We feel that all that data Renault can collect about you when you communicate with them, sign up for their services, and purchase or drive their vehicles is more than enough. So we don't like that they can collect even more information about you “through other companies in our group or partners” even if they say they'll get your consent when they have to. That doesn't feel super in line with your commitment to data minimization, Renault. More on those commitments, Renault sometimes shares your personal information in ways that don't seem totally necessary, or in their words, for "explicit, legitimate and determined purposes." For example, they say then can share it with “[a]ny associated or connected motor manufacturer from whom we purchase or hire goods (and their group companies)” and "partners." It’s also not clear to us whether they will only share your personal data with law enforcement when they are legally obligated to, according to the language they use in their UK Privacy Notice.
We learned that some of the information Renault asks for is mandatory and some isn’t. The second kind is collected in the interest of “getting to know you better especially in order to send you personalized marketing information.” So if you're not interested in letting Renault get to know you like that, only fill in form fields marked “mandatory.”
In another tip of the hat to the protections of GDPR, Renault won't sell your personal data, like so many other car makers do. But that doesn't mean they're not in the data business. We can tell they're investing in big data and digital transformation through their partnerships with Google and IT consultancy, Atos. It does mean that they probably trade in aggregated and anonymised data which is not covered by the GDPR. We also like to point out that it can be relatively easy to de-anonymize those kinds of data sets.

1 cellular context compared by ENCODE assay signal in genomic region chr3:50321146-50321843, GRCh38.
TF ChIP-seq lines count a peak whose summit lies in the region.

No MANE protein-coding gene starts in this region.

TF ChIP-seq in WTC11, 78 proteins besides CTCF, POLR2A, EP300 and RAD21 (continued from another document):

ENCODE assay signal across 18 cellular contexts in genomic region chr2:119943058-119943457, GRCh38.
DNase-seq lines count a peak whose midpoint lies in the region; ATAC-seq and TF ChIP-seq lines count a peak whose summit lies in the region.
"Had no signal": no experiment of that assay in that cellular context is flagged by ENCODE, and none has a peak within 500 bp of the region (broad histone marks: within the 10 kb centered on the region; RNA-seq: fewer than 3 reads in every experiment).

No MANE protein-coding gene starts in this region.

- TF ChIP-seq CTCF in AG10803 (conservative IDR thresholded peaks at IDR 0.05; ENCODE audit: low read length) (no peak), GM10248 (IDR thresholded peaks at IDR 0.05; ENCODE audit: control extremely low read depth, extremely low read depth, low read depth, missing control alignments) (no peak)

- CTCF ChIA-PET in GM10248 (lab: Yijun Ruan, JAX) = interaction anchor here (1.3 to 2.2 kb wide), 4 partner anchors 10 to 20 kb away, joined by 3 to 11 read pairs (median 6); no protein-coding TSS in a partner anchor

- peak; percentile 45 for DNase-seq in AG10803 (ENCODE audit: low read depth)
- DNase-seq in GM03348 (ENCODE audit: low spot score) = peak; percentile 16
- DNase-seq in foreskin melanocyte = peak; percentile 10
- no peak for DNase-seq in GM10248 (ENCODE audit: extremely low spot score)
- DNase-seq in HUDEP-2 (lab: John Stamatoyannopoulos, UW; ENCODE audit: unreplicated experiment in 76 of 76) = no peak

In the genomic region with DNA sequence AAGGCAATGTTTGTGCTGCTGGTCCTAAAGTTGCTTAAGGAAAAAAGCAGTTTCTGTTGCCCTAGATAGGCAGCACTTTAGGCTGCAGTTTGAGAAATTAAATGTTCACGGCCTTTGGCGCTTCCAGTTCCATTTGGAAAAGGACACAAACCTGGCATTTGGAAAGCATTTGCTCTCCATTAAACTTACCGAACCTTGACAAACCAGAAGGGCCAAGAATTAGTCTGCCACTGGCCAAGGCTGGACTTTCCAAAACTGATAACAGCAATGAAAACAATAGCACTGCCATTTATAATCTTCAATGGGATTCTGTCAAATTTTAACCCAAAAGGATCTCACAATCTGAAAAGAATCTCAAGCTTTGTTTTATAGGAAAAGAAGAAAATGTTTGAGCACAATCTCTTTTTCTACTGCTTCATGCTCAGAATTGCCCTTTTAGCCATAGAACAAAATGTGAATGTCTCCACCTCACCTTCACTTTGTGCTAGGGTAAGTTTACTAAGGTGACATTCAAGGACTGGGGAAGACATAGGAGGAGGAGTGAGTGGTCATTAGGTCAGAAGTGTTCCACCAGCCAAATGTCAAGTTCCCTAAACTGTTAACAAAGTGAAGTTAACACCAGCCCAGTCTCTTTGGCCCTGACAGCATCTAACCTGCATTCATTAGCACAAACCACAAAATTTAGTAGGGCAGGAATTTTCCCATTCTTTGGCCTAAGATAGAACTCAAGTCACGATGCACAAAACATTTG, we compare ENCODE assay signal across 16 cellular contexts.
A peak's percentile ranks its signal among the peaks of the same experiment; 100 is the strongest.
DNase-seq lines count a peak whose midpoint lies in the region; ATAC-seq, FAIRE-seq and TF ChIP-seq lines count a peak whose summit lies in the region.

Renault says that “Protecting your personal data is central to Renault’s values.” Aww, we love to hear it! Except we're not seeing too much to back that up besides obeying the law. It’s not looking amazing for one of the “good ones,” we know. Yet we still have one last beef (or should we say beouf?) with Renault. They're part of a strategic alliance with privacy-monster Nissan, one of the worst car companies we reviewed a privacy. What does that mean exactly for the fate of your personal data? Well, probably not much thanks to the strong legal protections in place. Still, given these companies’ cozy relationship, we’ll take it as a cautionary tale for what Renault might do if they could. Bravo, privacy laws! Finally, even though we're getting déja-vue writing this, it’s our duty to tell you that Renault, like all of the other car brands we looked at, comes with *Privacy Not Included.
Tips to protect yourself
- Do not give consent to tailored advertisement.
- Opt out from selling of your personal information, as well as from Cross-context Behavioral Advertising.
- Always do a factory reset on your car before selling or trading it away to wipe your data clean and disconnect the app.
- Before reselling your car, make sure to notify the company
- When buying a used car, always make the previous owner removed their connected account and performed a factory reset.
- Always use strong passwords and set up two-factor authentication for apps and services that connect to your car
- Only give access to your data to trusted third-parties